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Jan. 19 (Bloomberg) -- Soon after Dan Glickman became head of the Motion Picture Association of America in 2004, he began to hear from studio lobbyists that U.S. Senator Rick Santorum of Pennsylvania and other Republicans weren’t happy about it.
Glickman, a Democrat, didn’t fit into Republicans’ plans to place more members of their party on K Street, the term used for Washington’s lobbying corridor. Once they filled those jobs, the former Republican aides and lawmakers could direct campaign cash back to their old bosses on Capitol Hill.
The operation became loosely known as “The K Street Project,” and it involved lawmakers working in tandem with partisan-friendly lobbyists to boost campaign donations and drive shared agendas.
Santorum “was kind of a crusader and certainly wanted to extend the reach of conservative Republicans into K Street, which is ordinarily a pretty pragmatic group of people,” said Burdett Loomis, a political science professor at the University of Kansas in Lawrence, Kansas, who has studied the project.
While campaigning for president, Santorum portrays himself as the candidate of the working class who grew up as the grandson of a coal miner. Opponents of the former senator accuse him of being a Washington insider unable to fix a system he helped design.
Insider Versus Outsider
“He became a high-powered lobbyist,” said Texas Representative Ron Paul during a presidential debate in New Hampshire on Jan. 7 in a reference to Santorum’s post- congressional career in which he earned millions as a consultant to businesses and organizations advocating in Washington.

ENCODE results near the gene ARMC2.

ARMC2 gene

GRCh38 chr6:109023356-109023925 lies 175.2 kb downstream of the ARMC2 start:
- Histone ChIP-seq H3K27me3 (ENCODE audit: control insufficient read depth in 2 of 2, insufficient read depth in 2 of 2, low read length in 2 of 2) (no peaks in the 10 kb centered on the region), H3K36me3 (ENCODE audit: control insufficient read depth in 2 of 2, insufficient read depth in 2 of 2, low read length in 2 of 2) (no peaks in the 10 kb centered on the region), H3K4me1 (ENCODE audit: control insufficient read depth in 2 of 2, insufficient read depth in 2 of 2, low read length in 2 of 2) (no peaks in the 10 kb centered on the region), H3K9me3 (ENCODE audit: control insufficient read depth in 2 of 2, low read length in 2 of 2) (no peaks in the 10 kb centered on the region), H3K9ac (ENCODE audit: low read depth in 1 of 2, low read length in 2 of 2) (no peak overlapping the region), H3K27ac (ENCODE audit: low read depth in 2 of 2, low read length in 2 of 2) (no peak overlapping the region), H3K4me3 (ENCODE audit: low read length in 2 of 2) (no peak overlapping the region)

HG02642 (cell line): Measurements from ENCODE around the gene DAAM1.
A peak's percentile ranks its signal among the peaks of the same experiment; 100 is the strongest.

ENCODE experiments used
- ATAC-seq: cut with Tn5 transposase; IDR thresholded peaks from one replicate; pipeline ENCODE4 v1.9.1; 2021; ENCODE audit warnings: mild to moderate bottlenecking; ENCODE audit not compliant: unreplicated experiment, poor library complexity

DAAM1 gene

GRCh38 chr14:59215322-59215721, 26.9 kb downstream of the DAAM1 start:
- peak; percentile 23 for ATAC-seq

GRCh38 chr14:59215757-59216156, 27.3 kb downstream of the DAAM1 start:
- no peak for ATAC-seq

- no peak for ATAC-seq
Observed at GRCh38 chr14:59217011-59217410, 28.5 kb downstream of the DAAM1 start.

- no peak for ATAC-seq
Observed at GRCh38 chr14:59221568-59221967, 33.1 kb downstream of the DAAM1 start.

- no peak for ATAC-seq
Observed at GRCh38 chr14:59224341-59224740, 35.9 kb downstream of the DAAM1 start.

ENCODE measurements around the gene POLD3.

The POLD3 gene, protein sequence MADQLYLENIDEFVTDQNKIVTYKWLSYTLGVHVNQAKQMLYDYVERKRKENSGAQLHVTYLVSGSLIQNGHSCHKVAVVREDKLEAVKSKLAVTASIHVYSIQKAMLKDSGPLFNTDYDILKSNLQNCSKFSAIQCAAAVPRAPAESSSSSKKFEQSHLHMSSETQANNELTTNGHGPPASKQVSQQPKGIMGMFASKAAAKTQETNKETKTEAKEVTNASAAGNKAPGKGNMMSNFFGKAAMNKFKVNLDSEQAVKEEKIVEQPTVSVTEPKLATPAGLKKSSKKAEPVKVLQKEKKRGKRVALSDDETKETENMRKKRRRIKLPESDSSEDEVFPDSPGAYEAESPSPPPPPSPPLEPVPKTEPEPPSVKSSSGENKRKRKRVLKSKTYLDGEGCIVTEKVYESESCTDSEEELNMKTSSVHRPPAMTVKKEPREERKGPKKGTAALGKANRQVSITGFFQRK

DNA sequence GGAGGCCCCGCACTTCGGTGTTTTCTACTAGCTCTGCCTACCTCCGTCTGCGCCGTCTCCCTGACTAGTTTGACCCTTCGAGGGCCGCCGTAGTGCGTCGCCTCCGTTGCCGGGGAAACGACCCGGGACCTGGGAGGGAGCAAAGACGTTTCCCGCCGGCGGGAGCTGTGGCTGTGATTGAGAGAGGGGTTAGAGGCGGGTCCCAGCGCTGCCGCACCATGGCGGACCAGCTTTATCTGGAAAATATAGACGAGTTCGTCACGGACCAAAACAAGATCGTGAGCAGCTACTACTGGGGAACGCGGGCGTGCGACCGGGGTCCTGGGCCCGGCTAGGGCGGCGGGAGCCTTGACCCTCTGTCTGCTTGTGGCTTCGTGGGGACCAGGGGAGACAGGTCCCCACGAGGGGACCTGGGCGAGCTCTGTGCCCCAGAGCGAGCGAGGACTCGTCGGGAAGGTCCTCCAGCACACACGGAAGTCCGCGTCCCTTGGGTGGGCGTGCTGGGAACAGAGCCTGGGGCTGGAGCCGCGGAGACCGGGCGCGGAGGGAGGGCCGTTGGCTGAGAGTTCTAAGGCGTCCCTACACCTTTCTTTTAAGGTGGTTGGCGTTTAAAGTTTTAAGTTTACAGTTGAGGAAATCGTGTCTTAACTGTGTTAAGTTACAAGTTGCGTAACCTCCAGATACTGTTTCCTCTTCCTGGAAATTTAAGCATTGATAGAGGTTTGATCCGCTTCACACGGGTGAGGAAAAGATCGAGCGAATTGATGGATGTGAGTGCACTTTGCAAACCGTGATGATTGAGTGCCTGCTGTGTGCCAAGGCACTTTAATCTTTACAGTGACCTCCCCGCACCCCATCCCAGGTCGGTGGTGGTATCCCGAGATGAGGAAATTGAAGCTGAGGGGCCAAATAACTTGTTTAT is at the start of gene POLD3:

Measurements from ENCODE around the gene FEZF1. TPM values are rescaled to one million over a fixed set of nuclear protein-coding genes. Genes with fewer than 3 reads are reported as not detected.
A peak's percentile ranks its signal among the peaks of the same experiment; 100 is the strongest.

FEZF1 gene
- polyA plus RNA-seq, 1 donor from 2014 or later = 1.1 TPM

When reporters in Ridgeway, South Carolina, last week asked about accusations that the 16-year veteran of Congress who rose to the third-highest post in the U.S. Senate is a Washington “insider,” Santorum laughed.
“Ha!” he said. “You look at my record. I’ve been as much of a reformer, and someone who has been able to shake things up both from the inside and the outside better than anybody else.”
His campaign didn’t respond to requests for comment for this story.
Santorum’s role in the K Street Project included regularly coordinated meetings with Republican-leaning lobbyists.
In 2004, he met with other senators to discuss Glickman’s hiring as chief executive officer of the movie industry group, which is one of the most coveted trade association posts because of its salary of about $1.3 million and access to Hollywood’s biggest stars and studio heads.
“We talked about making sure that we have fair representation on K Street,” Santorum told the newspaper Roll Call in 2004. “I admit that I pay attention to who is hiring, and I think it’s important for leadership to pay attention.”
The project was started by Grover Norquist, an anti-tax activist, in 1989 in an effort to fill more lobbying jobs with Republicans.
The name later came to be associated with Santorum’s lobbyist meetings and a parallel effort by former House Majority Leader Tom DeLay of Texas to increase the flow of campaign donations to his party.